As spring approaches, so do the opportunities to be outdoors. Running events start to become more prevalent on the weekends and training begins. So, how far is too far when it comes to distance running? Some say that long distance running, such as marathons, increases a person’s risk for osteoarthritis but a recent research study contradicts the age old myth.
Osteoarthritis can be the result of trauma or overuse of joints. Sports injuries can result from our body working in poor alignment or dysfunctions in balance. One research study looked at MRI’s of the hip and knees before and after marathon running. The results did not demonstrate any significant difference between the two. Another study looked at hips, knees, and ankles of 30 long distance runners who had been competitive runners in the early 1950’s. Of this group, only 1 individual was no longer running due to OA in both the upper and lower extremity joints. The remainder of the group has continued to consistently run and has had no significant difference between complaints of pain, range of motion, joint alignment, or degenerative changes as viewed by x-rays.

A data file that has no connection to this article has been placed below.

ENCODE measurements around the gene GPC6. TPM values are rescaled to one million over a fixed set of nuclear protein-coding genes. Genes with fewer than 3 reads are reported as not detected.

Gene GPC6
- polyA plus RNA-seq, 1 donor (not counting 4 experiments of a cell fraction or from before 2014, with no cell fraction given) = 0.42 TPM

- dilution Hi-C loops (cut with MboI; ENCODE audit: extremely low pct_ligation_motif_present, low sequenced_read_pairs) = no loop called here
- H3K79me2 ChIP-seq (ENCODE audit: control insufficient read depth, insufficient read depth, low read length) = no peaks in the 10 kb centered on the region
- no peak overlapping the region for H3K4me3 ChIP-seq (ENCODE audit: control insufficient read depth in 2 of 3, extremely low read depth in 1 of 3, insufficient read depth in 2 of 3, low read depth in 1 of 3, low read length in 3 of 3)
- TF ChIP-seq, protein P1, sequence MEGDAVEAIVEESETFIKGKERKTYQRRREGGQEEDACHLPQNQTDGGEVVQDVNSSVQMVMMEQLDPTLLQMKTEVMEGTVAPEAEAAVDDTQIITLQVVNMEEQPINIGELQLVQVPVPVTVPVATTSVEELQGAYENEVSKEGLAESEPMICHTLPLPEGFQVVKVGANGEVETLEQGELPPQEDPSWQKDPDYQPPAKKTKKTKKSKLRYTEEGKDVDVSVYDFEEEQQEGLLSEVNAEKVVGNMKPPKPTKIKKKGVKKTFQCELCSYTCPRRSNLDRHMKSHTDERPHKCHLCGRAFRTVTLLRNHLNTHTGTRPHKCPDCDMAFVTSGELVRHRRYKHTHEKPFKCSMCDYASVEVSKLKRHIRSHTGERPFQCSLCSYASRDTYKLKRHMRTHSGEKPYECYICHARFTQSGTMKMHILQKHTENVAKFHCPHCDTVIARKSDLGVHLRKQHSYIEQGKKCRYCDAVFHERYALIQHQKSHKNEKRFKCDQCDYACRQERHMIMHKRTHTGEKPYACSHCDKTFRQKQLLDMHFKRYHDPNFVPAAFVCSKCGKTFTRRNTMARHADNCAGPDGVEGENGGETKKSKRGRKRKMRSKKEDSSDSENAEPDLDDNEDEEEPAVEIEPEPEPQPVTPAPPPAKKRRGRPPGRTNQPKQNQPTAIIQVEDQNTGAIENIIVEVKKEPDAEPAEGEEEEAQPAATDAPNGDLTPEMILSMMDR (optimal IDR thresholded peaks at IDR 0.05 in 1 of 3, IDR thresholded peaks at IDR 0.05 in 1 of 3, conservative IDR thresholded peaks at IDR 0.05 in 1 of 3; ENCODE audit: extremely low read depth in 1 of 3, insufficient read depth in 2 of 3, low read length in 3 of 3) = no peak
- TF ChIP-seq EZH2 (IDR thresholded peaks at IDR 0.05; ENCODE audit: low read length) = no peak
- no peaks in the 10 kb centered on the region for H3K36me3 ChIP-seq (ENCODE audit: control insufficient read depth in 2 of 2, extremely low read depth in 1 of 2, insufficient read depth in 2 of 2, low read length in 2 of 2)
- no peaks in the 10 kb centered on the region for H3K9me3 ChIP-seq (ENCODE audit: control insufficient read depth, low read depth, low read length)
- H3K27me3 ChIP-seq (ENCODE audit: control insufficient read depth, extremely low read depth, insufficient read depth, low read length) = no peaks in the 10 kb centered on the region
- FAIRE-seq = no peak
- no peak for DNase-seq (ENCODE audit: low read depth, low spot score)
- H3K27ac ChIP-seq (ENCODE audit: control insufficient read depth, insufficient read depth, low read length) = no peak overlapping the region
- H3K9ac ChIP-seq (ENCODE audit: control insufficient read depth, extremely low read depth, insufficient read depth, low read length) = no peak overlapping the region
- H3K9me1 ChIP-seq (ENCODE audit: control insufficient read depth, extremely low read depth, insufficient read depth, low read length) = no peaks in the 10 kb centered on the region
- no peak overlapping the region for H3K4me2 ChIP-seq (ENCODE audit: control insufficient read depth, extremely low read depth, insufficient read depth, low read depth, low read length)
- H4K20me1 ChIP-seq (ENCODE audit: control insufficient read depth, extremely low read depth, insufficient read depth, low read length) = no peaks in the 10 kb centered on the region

What these studies support is that running can be safely added to your exercise regimen to improve your overall health and well-being. However, if a person has pain due to injury or trauma one should address these issues as avoidance of treatment can lead to the changes that could cause osteoarthritis.
So there you go, another reason to get moving and enjoy our great spring weather!